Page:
The core of our device is the touchpad interface. Initially, we wanted to use a touchpad produced by Adesso, but we found that the documentation was poor and decided to switch to a Synaptics device. We did not plan on using two MCUs, however we found that when using only one MCU the two intensive ISRs for sound generation and for reading the touchpad would override each other depending on which was executing faster at the time. Thus, we used two Mega644 with SPI communication to transmit information. Touchpad output was read through the first MCU, and sound was generated by the second MCU through a DAC and outputted to a set of speakers. Finally, the volume control was implemented purely in hardware, by a variable voltage output from the distance sensor.
We decided to implement the distance sensor used for volume control solely through hardware. This saved us time for calculations in the sound generation MCU, which was already time-sensitive due to the sound ISR. We were able to do this hardware implementation fairly easily, since the sensor we used had a variable voltage output dependent on the distance being measured. With the sensor�s output voltage set as the reference voltage for a DAC0808 we were able to amplify the sound produced from the MCU based on the distance between the user�s hand and the sensor. Furthermore, the DAC0808 allowed us to control the maximum voltage of the sound wave through three resistor values of the circuit. Thus, based on the maximum output voltage from the distance sensor (~3V) and the resistors that were used, we were able to ensure that our output waveform would be no greater than 3 or 4 volts, thus ensuring that it would not clip.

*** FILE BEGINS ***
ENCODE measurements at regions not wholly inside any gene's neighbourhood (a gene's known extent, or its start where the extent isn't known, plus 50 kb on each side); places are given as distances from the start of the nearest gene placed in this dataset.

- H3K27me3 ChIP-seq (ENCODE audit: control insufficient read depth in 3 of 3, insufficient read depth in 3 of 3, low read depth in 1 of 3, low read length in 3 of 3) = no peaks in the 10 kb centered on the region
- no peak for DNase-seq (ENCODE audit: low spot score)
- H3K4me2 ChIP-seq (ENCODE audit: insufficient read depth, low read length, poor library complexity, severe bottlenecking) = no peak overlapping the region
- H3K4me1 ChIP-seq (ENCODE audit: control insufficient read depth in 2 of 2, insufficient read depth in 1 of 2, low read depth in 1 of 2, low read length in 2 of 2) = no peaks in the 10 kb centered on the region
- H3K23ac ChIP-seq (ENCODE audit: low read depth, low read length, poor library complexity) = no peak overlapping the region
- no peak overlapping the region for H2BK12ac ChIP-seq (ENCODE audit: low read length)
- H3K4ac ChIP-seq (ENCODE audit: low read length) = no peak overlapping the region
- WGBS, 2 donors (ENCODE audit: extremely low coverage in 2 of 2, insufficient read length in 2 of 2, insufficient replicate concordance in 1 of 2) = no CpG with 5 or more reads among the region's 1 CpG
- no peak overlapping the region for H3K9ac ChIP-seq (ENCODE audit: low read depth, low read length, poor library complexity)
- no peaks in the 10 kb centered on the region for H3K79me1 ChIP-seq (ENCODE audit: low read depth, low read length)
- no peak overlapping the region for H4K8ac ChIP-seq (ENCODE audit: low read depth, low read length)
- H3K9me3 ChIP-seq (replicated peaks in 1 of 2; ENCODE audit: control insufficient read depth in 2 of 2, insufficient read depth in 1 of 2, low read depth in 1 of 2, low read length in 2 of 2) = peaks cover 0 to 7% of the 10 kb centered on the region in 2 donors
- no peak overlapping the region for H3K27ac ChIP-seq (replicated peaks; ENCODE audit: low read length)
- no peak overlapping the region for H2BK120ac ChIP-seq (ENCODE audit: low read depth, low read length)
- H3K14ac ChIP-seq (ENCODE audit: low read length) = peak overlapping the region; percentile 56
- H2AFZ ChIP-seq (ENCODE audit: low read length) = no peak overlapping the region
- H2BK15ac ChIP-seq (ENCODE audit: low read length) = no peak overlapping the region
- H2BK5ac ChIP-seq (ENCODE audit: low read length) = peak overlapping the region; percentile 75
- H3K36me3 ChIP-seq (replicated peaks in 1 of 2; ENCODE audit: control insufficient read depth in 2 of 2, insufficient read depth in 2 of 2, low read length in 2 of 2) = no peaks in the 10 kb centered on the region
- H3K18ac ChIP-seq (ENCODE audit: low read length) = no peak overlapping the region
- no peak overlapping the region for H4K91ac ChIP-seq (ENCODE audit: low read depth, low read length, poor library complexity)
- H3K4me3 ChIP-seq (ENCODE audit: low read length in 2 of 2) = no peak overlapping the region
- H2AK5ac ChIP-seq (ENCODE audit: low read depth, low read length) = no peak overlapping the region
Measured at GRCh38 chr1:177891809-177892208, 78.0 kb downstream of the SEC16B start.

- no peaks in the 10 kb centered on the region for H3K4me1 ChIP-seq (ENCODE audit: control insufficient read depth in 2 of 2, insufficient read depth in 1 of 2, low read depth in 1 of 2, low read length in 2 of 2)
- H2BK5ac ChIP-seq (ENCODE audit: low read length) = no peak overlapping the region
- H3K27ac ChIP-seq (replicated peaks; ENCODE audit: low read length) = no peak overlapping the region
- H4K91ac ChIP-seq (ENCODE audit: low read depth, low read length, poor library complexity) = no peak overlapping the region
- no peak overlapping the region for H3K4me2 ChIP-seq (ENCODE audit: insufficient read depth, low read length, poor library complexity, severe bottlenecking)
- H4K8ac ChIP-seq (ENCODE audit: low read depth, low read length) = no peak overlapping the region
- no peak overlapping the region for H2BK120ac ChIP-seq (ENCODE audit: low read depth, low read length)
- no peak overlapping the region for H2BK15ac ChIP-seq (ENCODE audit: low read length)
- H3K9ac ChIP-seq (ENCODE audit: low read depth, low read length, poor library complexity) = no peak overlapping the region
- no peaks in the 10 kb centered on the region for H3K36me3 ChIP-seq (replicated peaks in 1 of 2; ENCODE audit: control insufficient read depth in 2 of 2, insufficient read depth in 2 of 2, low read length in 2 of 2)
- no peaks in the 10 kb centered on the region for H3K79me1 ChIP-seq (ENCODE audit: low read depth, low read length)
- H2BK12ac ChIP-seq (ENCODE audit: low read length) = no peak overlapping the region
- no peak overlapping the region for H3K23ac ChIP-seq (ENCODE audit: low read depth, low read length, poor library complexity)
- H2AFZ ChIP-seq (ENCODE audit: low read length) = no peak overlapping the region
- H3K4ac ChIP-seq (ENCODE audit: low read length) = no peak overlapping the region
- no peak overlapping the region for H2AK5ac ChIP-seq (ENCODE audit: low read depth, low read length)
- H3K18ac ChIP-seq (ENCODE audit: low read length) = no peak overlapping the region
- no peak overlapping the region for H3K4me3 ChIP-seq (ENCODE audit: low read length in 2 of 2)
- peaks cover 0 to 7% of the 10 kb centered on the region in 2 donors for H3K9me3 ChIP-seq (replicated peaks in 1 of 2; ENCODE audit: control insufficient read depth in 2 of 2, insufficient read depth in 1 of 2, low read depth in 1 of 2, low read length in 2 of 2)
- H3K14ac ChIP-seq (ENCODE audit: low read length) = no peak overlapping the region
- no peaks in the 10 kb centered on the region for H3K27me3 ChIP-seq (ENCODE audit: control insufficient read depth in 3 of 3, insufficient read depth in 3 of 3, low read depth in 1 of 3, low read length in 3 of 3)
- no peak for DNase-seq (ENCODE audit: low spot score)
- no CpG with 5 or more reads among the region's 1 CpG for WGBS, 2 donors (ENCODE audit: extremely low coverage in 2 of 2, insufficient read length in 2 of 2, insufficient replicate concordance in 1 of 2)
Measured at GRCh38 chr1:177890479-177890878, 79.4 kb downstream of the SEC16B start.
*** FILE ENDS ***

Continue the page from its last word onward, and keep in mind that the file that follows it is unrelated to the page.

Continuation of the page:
Although implementing the volume control purely in hardware lessened some of the software processing, we found that the sensor generated a lot of noise when it was connected to the DAC0808 circuit. In order to keep the noise generated by the sensor low, we placed a couple of large capacitors (1 uF and 10 uF) to steady the output waveform.
The PS/2 protocol indicates that PS/2 devices should have four input/output lines: Vcc, Gnd, Clock and Data. Since we found our touchpad in the junk box, we had to thoroughly examine the 12 output pins to determine which four were the ones important for data transmission. Once we had found the Vcc. Gnd, Data and Clock lines, we connected them as inputs to the CPUs. We also connected the lines through two npn BJTs such that we could pull them low or let them float high via two MCU output pins.